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Etymonline has the original meaning of monster as

c.1300, "malformed animal, creature afflicted with a birth defect"

but I am curious to know the term used at that time -- and even earlier -- for (one of) its current meaning(s): "mythological or fantastic creature: dragon, fairy, brownie, griffin, etc.".

The same entry suggests aglæca as a possibility. Any further support (or conversely, examples showing this use to be poetic or otherwise unusual) would be most welcome.

Also of interest would be terms in other Indo-European languages (esp. Latin, Greek, the Germanic languages, and the Indic languages) before, say, 1000.

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2 Answers 2

up vote 5 down vote accepted

Short answer: Fayre beast (or fearie).

In Araby is a kynde of beast that some men call Garsantes, that is a fayre beast (The voiage and trauaile of Syr Iohn Maundeville, knight; 1568) (cited for example in The Giraffe in History and Art, Berthold Laufer, 1928).


Longer answer: beast seemed obvious from the start, and etymonline marks it as “early 13th century”, which fits. I spent some time looking for the right adjective, even though I had spent some time earlier this morning in writing a somewhat comprehensive etymology of fairy and related words. It then dawned on me, and Google Books confirmed at least one use (but they don't have many books that old, so it's hard to gather statistics).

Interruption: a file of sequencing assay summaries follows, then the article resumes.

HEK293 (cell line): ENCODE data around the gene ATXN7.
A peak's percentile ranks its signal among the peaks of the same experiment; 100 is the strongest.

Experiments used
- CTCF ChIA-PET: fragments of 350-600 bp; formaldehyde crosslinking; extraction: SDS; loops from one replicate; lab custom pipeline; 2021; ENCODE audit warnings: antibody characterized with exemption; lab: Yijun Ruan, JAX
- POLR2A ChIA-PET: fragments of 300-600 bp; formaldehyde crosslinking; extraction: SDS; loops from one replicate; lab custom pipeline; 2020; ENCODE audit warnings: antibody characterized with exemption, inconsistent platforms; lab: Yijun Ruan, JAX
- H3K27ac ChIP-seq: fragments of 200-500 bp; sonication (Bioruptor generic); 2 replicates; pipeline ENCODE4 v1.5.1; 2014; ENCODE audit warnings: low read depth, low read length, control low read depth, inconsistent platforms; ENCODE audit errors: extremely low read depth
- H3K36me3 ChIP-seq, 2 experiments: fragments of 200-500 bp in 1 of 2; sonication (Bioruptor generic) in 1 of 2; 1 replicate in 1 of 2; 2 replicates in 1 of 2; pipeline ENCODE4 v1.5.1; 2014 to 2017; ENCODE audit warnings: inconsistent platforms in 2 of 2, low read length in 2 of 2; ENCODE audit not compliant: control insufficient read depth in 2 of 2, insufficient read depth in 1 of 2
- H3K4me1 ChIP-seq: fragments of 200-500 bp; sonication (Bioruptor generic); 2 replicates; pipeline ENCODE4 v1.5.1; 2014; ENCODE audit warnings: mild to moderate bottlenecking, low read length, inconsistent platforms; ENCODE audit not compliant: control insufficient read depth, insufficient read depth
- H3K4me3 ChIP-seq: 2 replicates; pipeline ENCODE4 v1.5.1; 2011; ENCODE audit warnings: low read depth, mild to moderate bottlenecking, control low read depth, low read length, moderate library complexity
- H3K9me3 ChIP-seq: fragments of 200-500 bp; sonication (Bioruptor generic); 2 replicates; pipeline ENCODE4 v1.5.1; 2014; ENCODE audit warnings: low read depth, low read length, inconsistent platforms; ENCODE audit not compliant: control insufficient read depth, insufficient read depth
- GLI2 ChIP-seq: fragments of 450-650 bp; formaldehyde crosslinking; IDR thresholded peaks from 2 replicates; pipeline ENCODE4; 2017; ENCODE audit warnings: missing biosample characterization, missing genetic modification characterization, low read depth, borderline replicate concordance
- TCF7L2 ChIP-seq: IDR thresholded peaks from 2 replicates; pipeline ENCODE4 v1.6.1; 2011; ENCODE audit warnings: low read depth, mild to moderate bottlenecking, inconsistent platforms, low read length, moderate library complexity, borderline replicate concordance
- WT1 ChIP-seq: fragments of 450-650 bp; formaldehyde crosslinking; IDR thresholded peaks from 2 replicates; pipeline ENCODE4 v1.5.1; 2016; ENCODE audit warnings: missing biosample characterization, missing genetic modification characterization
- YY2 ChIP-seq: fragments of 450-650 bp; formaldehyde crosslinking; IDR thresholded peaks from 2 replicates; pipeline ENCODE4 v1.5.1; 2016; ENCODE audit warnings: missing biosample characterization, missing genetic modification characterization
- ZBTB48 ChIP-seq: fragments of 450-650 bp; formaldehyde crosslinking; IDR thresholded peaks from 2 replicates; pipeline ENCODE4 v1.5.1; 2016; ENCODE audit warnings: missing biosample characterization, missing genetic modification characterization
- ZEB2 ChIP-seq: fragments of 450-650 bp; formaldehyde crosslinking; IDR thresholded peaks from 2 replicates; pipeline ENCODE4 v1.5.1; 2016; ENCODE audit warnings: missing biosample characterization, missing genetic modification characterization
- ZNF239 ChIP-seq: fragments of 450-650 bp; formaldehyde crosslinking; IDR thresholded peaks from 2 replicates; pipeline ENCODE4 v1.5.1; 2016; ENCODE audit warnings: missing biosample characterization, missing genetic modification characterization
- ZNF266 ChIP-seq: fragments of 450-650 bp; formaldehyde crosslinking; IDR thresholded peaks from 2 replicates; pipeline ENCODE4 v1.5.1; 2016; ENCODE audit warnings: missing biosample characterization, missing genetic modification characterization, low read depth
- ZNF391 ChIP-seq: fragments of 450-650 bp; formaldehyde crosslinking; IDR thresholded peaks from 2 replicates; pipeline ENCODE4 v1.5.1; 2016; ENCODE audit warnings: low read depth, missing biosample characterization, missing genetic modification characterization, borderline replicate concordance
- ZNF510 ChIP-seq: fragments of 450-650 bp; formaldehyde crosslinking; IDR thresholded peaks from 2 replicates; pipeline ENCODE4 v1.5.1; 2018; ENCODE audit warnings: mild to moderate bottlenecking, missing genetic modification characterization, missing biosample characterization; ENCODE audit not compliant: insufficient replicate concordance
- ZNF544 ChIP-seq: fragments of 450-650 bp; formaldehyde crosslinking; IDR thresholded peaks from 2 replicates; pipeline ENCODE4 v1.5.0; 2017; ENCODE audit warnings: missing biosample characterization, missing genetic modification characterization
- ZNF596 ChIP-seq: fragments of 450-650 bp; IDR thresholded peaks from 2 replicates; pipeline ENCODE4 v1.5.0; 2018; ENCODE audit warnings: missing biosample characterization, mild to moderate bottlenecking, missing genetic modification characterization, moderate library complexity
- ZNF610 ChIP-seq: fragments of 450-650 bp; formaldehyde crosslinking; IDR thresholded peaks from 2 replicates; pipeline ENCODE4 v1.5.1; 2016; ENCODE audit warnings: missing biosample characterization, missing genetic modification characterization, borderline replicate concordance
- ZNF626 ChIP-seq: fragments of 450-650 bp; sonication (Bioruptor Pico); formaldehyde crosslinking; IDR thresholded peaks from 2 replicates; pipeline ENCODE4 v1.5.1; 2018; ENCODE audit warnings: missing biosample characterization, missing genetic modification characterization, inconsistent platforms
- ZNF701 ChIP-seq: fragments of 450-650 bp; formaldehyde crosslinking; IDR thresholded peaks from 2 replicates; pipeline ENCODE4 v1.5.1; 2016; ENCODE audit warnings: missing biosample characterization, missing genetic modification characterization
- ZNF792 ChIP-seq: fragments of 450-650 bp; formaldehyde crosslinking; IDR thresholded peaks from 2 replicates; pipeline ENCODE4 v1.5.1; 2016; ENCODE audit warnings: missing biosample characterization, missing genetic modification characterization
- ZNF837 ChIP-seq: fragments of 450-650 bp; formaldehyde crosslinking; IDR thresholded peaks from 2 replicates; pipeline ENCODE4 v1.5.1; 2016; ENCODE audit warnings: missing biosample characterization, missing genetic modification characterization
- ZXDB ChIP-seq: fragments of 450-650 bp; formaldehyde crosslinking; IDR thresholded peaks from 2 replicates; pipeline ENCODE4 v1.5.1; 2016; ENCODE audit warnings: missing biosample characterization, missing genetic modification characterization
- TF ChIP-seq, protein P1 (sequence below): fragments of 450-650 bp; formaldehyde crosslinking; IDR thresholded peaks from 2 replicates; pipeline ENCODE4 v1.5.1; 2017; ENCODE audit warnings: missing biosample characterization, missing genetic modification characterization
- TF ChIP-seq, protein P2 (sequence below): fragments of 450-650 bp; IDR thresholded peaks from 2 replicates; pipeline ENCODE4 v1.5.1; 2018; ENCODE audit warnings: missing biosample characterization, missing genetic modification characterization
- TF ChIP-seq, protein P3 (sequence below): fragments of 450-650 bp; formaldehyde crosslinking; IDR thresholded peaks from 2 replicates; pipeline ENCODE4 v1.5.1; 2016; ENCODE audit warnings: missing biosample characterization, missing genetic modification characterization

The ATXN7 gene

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That's exactly it. Thanks for the supporting quote, too. –  Charles Apr 26 '11 at 14:16
    
Although the copy I found of Syr Iohn has them as "spotted" beasts rather than "fay" beasts. –  Charles Apr 26 '11 at 17:14

Fifel, þyrs, and eoten are good Old English words that typically mean 'giant' (or 'demon' in the case of þyrs) but also mean 'monster' in a generic sense. It looks like none of these words particularly survived into modern English. Etymonline has mod. E. ettin for the last, but that's not exactly conversational. Beowulf has fifelcynn 'monster-kind'.

Wight has the sense of 'monster', especially of supernatural origin, in addition to the broader meaning 'animal'.

Besides wight there are other creature-words which may be modified with fay or other such words as appropriate for the time period (unsælige, eadily, eldritch, etc.), especially deer and beast in any of their various spellings.

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